Employee efforts receive full support from top management. Sutherland Chairman and CEO Dilip Vellodi has long been a supporter of the Boys & Girls Club and recently received the organization’s Lifetime Achievement Award.

“We can truly say we do not know where we would be without the support of Sutherland Global Services,” says Dwayne Mahoney, executive director of Boys & Girls Club. 
—Richard Zitrin

Wegmans Food Markets Inc.’s Lyell Avenue store
Employees at the Lyell Avenue location of Wegmans Food Markets Inc. and Hope Hall, a private school for at-risk students considered educationally stranded, have a long, mutually rewarding relationship.

For years, employees at the Gates store have been volunteering at the nearby school on the United Way Day of Caring, doing yard work and other tasks and assisting with the school’s annual Walk for Hope, which raised more than $28,000 this year.

Wegmans employees also are involved with Hope Hall throughout the year. They help keep the food pantry stocked, donate items for events, teach cooking lessons and buy Christmas gifts for the children. 

Wegmans Lyell Avenue store manager Larry Garner calls Sister Diana Dolce, executive director of the school, “an amazing woman.”

“At Wegmans we are empowered to make a difference in our community, so what better place to help but Hope Hall,” Garner says. “I love the work Sister Diana does to help these young kids get ready for life, and the least we can do is help her with some of the school’s needs.”
—Richard Zitrin

Xerox Corp.
Xerox Corp. systems engineer Russ Roberts has made Lollypop Farm his pet project for more than 15 years, volunteering more than 1,000 hours a year on projects from animal adoption and admissions to event logistics and lawn mowing.

More than 10 years ago the light bulb flashed over Roberts’ head and he persuaded coworkers to join him at Lollypop Farm for at least one day a year, the United Way Day of Caring. That first year, he recruited more than a dozen fellow Xerox employees for a spring garden cleanup project.

Every year, the Xerox contingent has grown by 15 to 20 volunteers to become one of the largest Day of Caring efforts in the community. This year, 119 Xerox employees contributed 654 cumulative hours, an average of five-and-a-half hours each, to work on a dozen projects on the Day of Caring at Lollypop Farm.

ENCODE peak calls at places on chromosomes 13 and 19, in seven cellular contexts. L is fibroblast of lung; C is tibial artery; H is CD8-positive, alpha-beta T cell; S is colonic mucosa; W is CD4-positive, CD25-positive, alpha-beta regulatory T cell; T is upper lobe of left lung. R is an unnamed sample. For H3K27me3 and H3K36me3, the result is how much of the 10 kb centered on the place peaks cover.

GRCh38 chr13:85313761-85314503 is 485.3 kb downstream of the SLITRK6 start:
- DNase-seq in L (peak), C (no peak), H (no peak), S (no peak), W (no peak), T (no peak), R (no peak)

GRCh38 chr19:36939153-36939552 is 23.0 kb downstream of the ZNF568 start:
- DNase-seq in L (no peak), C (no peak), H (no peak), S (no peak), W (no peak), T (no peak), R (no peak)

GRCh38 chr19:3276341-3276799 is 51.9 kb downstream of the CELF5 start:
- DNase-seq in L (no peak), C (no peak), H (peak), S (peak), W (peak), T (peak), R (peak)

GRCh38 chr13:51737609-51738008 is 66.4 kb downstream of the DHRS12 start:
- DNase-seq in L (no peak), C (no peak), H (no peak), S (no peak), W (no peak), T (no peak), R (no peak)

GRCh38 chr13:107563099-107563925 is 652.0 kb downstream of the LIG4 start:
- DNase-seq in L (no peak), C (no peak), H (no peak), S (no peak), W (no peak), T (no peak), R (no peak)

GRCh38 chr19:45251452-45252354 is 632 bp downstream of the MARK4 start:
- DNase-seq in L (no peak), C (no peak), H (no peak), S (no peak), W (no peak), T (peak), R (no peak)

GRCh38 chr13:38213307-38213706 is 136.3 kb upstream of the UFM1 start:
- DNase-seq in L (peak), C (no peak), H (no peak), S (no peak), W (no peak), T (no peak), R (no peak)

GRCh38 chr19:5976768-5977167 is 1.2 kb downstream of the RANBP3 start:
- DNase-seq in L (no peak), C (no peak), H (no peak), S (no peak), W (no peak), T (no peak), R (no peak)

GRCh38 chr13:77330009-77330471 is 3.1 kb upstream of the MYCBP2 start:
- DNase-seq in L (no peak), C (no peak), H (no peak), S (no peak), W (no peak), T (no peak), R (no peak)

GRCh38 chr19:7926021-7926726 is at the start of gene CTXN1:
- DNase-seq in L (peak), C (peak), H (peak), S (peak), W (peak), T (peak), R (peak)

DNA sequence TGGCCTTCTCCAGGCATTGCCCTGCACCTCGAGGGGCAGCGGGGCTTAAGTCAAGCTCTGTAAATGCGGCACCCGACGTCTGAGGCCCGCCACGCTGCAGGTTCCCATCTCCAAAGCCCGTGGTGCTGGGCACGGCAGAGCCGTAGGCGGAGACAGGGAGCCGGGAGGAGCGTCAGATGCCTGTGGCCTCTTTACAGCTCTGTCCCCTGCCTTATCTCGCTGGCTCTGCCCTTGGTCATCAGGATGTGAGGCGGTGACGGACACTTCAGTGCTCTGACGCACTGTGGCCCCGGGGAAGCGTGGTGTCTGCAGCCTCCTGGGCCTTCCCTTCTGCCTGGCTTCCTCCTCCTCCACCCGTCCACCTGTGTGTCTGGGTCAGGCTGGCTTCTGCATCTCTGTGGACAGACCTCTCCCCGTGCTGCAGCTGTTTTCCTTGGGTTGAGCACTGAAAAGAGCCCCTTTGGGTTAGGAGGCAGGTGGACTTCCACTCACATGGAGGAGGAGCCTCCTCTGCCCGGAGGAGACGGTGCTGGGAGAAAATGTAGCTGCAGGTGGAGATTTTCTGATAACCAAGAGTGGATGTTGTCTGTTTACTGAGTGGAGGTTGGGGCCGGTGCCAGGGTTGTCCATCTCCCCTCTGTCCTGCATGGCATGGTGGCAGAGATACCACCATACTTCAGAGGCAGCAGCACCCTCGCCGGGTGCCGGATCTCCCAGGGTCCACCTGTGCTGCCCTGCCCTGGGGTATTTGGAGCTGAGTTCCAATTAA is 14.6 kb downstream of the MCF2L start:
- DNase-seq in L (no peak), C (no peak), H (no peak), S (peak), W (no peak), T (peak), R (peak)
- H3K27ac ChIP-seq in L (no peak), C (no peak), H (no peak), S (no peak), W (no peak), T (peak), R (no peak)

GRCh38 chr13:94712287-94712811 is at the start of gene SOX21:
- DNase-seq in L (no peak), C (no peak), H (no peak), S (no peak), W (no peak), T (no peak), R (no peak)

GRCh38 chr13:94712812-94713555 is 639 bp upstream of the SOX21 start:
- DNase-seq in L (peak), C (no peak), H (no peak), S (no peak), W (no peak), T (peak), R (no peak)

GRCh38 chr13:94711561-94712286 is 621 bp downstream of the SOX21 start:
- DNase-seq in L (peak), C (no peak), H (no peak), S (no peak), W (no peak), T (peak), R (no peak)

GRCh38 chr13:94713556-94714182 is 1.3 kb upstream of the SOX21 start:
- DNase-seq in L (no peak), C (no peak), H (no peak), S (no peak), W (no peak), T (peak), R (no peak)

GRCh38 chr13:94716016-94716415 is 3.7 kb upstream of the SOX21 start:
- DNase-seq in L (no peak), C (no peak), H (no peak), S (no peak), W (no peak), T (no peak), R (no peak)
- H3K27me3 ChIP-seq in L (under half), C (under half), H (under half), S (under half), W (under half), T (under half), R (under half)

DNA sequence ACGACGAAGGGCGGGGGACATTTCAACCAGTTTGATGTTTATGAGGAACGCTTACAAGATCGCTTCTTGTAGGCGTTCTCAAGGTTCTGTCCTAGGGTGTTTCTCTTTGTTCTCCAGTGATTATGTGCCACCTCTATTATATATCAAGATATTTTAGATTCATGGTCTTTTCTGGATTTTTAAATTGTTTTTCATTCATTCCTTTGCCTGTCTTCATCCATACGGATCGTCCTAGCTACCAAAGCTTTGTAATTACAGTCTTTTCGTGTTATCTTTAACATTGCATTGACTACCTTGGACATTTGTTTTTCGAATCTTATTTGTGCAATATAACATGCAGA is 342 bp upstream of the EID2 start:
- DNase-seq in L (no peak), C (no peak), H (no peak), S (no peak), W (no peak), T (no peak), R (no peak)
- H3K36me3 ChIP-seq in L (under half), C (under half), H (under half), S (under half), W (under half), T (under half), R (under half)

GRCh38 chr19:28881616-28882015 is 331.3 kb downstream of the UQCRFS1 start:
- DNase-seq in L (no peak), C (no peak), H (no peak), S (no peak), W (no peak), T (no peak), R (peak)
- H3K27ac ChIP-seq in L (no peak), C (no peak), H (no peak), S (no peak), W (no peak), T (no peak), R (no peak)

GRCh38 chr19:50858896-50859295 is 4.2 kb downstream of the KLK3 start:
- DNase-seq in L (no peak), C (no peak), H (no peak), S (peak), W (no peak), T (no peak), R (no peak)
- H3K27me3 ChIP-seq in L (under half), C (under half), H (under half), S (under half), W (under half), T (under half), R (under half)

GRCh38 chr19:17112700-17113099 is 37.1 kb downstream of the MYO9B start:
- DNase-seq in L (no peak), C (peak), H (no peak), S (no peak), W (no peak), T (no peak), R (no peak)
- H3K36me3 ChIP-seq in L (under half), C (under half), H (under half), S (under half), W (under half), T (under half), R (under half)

The relationship between Xerox and Lollypop Farm also has led to some love matches. Some Xerox Day of Caring volunteers have met animals ready for adoption and later returned with their families to get better acquainted, Roberts says.

“Many of the team have to stay out of the adoption area because they want to bring all the animals home,” says Roberts, whose four cats were adopted from Lollypop.
—Richard Zitrin

Rising Star
Jillian Carter

After six years as an account manager at a marketing firm, Jillian Carter was looking for a change. A friend introduced her to Heritage Christian Services, which has turned out to be a match made in heaven.

“The past nine years have been an honor and privilege for me to work for such an amazing organization,” says Carter, who started at Heritage as an event coordinator and has moved up to director of advancement.

Carter oversees a dozen campaigns and special events that raise close to $400,000 a year for the agency, which assists developmentally disabled children and adults. She led the move to merge two golf tournaments into one larger event, resulting in a 65 percent boost in funds raised.

She also is in charge of Heritage’s volunteer program, which involves more than 1,050 people who contribute nearly 19,000 hours a year, an estimated labor savings of more than $200,000.